This Fine Piece of Water: An Environmental History of Long Island Sound. Tom Andersen. xvi + 256 pp. Yale University Press, 2002. $24.95.
The jacket of Tom Andersen's This Fine Piece of Water is handsome, but you have to look twice to see that Andersen is the author—his name blends into the background, and the eye is drawn instead to that of Robert F. Kennedy, Jr., who is credited prominently for having provided the foreword. That a famous name is being used to help with marketing is the first indication that this is intended as a popular book rather than a scholarly work of environmental science or history.
Andersen takes a broad look at Long Island Sound and its watershed and provides some interesting history of its early exploration and exploitation, with an emphasis on industrial development and suburban sprawl. But he is not a historian or an estuarine scientist—he's a former journalist, at his best when describing the politics of recent efforts to control pollution. The book is really a history of environmentalism connected to the Sound rather than a history of the Sound's natural environment.
After tracing the evolution of Long Island Sound from the time of its shaping by the last ice sheet through the mid-20th century, Andersen tells the story of what he calls "an ecological crisis that threatens to turn [the Sound] into a dead sea." He attributes the crisis to greatly increased growth of phytoplankton. This growth, he contends, most likely resulted from an increase in nitrogen levels caused by fertilizer runoff, human sewage and acid rain enriched in nitrogen from the combustion of fossil fuels.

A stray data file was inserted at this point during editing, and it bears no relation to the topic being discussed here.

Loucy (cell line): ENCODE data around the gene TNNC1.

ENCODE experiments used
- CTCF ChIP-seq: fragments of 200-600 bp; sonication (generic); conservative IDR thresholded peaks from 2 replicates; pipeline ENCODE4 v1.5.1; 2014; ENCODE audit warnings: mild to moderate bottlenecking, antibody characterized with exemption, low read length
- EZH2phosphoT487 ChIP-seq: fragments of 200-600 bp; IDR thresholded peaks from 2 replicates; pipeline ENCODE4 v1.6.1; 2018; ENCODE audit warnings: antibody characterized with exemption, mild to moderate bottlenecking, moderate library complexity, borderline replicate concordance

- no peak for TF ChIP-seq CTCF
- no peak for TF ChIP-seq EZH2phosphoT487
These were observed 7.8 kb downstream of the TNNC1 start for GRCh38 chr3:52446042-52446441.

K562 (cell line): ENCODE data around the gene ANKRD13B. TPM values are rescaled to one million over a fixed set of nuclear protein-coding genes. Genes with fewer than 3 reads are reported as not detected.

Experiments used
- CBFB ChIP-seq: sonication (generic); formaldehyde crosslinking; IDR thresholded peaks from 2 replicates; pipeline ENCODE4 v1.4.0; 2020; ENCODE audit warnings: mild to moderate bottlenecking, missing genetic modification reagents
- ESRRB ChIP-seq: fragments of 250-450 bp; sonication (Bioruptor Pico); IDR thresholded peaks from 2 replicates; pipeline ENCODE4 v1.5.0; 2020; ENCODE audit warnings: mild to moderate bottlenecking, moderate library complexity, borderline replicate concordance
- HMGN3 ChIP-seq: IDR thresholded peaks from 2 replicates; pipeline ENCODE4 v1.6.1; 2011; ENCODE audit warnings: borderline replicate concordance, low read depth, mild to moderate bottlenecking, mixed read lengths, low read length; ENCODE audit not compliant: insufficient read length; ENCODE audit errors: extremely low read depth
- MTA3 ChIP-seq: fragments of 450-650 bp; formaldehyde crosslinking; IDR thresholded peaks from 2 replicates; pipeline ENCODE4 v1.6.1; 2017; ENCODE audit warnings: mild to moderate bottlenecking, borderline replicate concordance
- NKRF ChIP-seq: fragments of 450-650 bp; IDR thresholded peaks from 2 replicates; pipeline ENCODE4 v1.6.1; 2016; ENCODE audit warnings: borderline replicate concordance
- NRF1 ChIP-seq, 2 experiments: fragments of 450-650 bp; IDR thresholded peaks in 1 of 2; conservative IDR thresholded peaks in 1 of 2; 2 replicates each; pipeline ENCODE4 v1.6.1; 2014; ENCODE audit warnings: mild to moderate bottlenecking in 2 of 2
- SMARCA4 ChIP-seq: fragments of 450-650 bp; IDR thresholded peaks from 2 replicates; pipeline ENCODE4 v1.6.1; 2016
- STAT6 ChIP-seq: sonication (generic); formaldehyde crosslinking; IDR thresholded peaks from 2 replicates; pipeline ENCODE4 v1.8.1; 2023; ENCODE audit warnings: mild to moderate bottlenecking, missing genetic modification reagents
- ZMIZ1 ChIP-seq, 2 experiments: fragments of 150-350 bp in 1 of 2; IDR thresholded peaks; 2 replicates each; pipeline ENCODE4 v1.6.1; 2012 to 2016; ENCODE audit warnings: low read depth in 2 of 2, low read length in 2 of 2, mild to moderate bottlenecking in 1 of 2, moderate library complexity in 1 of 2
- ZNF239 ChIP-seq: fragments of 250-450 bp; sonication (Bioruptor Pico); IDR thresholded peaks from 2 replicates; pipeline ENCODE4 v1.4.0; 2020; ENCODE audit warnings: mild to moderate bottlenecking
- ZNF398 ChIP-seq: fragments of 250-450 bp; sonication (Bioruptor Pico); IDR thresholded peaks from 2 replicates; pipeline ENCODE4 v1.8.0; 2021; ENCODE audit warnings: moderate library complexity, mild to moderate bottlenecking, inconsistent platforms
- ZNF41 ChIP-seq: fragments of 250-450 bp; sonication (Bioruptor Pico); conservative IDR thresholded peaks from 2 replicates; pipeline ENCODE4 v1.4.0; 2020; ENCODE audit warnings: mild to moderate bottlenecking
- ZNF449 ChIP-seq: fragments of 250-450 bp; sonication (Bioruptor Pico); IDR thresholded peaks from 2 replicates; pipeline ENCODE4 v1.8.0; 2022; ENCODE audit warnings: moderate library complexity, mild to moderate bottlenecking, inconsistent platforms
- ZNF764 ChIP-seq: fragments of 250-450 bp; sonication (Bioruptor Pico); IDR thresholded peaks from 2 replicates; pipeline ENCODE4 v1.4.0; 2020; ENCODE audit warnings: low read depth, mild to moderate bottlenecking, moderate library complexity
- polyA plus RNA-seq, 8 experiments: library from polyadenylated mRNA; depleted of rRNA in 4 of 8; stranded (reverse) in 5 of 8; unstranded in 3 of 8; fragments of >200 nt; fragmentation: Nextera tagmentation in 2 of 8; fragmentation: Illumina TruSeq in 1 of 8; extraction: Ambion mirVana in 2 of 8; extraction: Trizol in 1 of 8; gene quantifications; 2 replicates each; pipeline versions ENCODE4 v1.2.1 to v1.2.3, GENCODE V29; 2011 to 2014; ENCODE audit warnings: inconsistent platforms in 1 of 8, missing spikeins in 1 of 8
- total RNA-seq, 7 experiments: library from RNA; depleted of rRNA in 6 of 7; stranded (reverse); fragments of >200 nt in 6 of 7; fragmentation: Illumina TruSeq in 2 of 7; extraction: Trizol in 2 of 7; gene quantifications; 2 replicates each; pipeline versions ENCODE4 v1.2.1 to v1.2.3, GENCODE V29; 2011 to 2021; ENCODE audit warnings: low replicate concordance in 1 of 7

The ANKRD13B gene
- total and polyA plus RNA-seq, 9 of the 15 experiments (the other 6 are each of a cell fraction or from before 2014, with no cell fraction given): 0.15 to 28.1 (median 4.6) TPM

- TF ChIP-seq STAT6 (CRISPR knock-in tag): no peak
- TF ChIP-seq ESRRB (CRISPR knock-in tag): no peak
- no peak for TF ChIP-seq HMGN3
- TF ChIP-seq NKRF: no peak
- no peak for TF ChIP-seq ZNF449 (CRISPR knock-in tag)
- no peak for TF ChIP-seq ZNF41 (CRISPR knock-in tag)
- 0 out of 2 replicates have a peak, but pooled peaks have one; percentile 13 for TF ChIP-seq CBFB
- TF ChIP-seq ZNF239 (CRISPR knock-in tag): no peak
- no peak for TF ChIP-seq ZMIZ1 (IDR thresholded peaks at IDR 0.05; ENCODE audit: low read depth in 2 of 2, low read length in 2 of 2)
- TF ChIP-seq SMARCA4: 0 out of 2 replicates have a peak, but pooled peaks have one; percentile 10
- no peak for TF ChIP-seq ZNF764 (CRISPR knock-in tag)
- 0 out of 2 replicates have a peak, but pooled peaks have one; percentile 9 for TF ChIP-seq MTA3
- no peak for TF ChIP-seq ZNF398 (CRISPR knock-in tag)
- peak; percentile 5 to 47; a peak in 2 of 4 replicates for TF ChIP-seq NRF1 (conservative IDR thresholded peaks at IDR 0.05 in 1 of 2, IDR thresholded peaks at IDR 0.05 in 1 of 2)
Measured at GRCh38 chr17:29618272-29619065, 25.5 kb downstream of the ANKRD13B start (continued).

Why is the growth of these one-celled floating plants worrisome? When phytoplankton die, they decompose, consuming the oxygen in the water. The central and western portions of the Sound, which are not very well mixed by the tides, tend to be somewhat low in oxygen (hypoxic), so phytoplankton blooms there can be especially problematic. Anderson focuses on an episode that took place during the summer of 1987, when large areas of the Sound became completely devoid of oxygen (anoxic). Dense concentrations of phytoplankton discolored the waters, and large numbers of fish and shellfish were killed by the lack of oxygen and by the toxic hydrogen sulfide that is produced by certain bacteria when oxygen is exhausted.
Andersen's account is plausible, but the scientific evidence for it is not conclusive. Because long-term monitoring hasn't been done, it's not clear whether growth of phytoplankton in Long Island Sound has actually increased, nor is it clear whether the low-oxygen conditions of 1987 were really that unusual. Also, it's possible that the "blooms" of phytoplankton were the result, not of anthropogenic nitrogen, but of other factors, such as enhanced water column stability and lack of vertical mixing brought about by abnormally hot weather and lack of wind or by an absence of animals that graze on zooplankton.